When the Notre Dame Cathedral caught fire in April, far-right pundits and extremists quickly spread groundless accusations that Muslim attackers started the blaze. Last week, a former far-right political candidate who had embraced that conspiracy theory went to a mosque in the French city of Bayonne and tried to set it on fire. He shot two Muslim men who confronted him.
Claude Sinké, an 84-year-old former local candidate for France’s far-right National Rally party, faces multiple charges including arson and attempted murder for the attack. He told investigators it was an act of revenge for the Notre Dame fire.
French civil rights groups have said that the nation’s politicians have failed to treat rising Islamophobia with the gravity it deserves. And although French President Emmanuel Macron called the Bayonne mosque shooting and arson a “heinous attack,” prosecutors did not charge Sinke with any terrorism offenses.
“These actions [amount to] a terrorist act because Claude Sinké wanted to kill Muslims for political and ideologic reasons,” said Méhana Mouhou, the lawyer representing the victims injured from the attack told HuffPost.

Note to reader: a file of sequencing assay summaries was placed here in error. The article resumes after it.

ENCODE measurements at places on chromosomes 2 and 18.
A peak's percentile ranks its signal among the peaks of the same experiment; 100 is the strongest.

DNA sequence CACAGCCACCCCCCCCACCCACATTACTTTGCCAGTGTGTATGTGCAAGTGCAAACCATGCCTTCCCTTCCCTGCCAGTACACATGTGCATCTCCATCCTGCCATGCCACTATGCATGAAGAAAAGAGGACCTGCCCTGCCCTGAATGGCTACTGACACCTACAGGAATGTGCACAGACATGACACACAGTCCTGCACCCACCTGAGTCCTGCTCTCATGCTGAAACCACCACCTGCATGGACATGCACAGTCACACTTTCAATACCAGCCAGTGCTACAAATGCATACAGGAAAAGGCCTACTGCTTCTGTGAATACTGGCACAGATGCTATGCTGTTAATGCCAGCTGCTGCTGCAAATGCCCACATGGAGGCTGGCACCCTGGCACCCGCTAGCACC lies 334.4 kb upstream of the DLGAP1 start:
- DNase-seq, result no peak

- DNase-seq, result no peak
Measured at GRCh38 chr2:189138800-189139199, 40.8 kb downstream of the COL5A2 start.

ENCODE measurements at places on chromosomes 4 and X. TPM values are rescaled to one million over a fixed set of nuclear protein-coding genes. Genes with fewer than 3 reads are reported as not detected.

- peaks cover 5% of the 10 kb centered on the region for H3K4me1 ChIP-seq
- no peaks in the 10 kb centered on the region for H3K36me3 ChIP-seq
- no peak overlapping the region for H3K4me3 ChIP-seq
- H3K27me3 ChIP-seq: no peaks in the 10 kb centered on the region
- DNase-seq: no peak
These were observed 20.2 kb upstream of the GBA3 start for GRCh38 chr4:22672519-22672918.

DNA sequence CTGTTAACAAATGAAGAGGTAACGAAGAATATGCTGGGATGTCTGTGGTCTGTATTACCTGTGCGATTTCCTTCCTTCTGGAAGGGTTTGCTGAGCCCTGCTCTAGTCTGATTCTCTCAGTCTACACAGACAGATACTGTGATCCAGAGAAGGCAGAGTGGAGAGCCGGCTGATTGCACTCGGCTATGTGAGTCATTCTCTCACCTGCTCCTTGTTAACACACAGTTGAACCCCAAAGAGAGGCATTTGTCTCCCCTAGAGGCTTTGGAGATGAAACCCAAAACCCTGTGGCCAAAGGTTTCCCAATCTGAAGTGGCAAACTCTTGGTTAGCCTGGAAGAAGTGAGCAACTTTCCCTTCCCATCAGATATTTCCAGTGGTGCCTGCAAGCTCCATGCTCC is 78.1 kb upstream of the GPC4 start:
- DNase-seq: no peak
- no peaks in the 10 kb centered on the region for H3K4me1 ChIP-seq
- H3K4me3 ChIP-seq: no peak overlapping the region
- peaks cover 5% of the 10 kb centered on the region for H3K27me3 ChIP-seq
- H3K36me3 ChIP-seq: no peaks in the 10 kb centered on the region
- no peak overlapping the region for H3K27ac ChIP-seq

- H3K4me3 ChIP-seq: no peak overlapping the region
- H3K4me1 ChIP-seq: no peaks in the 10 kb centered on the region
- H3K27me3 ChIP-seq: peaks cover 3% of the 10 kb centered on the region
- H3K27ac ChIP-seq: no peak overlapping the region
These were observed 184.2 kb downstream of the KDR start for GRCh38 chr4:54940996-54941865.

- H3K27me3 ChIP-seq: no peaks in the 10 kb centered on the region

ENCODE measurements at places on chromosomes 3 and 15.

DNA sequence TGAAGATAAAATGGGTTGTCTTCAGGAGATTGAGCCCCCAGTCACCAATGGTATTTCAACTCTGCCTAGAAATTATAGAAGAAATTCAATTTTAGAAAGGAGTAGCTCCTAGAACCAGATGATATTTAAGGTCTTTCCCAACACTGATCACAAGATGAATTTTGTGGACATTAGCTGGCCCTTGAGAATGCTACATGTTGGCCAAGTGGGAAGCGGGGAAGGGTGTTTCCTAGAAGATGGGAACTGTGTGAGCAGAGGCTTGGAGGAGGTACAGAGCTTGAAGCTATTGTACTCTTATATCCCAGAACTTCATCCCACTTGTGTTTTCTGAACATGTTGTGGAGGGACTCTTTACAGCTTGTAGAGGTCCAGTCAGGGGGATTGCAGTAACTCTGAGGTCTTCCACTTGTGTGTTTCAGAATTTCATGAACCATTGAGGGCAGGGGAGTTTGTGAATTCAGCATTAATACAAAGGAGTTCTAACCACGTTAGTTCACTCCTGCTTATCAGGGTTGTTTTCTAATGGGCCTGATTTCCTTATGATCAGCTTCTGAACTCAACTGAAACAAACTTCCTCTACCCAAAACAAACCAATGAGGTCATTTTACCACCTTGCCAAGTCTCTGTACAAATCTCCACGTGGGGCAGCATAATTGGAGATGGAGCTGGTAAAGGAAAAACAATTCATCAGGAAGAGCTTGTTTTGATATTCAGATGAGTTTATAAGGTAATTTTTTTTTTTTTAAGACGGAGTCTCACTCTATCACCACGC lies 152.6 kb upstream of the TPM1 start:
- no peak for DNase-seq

Mouhou said the victims, who are 78 and 74 years old, are still hospitalized. At least one of the victims is paralyzed in his right arm and right leg, the lawyer said.
Prosecutors have not yet detailed what sources led Sinké to believe the Notre Dame fire was set by Muslims. But in France and many other countries around the world, far-right pundits and politicians seeking personal and political gains have helped stoke disinformation campaigns that demonize Muslims, Jews and other minority groups, often resulting in violence.